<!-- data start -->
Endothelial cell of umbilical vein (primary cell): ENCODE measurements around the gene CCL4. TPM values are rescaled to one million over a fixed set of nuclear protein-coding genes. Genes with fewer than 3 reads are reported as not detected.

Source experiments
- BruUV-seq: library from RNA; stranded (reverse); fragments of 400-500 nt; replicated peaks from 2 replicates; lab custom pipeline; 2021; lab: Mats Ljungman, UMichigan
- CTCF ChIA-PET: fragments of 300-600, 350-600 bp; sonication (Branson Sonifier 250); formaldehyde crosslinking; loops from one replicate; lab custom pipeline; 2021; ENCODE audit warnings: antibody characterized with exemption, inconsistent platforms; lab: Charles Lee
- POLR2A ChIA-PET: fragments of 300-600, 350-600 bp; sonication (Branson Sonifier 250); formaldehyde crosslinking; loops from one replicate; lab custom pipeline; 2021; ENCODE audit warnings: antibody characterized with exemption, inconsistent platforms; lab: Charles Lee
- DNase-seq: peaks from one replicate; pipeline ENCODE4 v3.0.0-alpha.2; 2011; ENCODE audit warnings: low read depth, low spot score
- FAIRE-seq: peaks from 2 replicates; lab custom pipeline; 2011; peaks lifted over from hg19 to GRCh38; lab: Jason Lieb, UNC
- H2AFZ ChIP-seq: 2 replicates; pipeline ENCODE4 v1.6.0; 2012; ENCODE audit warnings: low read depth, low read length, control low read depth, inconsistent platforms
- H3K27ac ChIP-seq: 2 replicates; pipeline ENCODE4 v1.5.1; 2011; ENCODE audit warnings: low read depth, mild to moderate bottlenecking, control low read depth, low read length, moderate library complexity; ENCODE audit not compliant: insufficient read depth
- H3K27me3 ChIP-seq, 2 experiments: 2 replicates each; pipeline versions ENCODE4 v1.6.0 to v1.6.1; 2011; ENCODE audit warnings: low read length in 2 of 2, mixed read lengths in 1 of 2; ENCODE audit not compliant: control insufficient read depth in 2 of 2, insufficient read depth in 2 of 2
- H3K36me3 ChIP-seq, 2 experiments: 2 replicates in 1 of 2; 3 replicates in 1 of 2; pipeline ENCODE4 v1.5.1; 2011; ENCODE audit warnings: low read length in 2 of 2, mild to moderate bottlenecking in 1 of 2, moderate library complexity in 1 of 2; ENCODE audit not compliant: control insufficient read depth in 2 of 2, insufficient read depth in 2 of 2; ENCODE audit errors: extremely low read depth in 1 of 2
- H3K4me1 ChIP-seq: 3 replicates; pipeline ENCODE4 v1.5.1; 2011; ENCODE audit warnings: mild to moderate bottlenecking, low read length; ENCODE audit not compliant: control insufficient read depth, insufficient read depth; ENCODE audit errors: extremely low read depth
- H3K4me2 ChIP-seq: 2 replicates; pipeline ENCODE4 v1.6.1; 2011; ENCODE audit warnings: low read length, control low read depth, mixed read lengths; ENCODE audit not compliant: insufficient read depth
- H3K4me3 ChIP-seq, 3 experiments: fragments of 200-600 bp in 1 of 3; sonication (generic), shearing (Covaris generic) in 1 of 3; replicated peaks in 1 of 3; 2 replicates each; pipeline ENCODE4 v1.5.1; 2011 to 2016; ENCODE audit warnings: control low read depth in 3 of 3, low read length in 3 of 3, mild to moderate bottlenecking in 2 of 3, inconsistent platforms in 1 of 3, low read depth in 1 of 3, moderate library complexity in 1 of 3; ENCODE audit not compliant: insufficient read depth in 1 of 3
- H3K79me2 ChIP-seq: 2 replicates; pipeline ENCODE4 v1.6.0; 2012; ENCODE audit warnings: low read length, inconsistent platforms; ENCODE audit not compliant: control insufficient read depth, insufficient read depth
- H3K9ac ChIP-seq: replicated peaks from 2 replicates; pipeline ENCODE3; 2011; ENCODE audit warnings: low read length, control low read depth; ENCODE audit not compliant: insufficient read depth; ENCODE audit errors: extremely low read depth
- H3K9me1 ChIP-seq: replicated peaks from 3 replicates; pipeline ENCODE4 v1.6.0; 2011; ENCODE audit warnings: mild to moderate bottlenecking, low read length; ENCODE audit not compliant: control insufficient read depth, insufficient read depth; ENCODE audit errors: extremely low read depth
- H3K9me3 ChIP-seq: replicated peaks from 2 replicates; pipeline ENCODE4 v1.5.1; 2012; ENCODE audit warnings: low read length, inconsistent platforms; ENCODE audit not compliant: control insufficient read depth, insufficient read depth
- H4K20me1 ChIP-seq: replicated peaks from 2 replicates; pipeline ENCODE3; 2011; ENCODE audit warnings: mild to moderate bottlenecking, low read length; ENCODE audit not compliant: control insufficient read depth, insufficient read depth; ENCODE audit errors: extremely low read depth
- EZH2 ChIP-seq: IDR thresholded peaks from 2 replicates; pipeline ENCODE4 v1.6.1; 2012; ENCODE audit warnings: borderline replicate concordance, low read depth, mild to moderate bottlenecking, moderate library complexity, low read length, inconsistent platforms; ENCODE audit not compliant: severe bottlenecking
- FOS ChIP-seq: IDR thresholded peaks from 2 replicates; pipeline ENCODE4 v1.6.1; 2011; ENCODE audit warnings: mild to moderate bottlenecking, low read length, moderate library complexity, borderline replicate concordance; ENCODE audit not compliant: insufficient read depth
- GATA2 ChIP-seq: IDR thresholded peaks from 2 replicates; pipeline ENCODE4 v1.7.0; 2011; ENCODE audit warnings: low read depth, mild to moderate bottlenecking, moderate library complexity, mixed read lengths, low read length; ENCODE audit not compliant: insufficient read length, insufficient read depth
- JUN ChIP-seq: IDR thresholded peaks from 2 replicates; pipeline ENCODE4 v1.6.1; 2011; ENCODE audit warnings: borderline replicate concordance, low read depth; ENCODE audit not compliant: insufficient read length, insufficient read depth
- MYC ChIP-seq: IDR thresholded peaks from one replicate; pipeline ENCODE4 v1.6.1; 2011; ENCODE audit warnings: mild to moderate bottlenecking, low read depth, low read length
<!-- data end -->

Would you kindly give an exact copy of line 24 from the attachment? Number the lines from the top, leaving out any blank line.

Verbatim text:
- MYC ChIP-seq: IDR thresholded peaks from one replicate; pipeline ENCODE4 v1.6.1; 2011; ENCODE audit warnings: mild to moderate bottlenecking, low read depth, low read length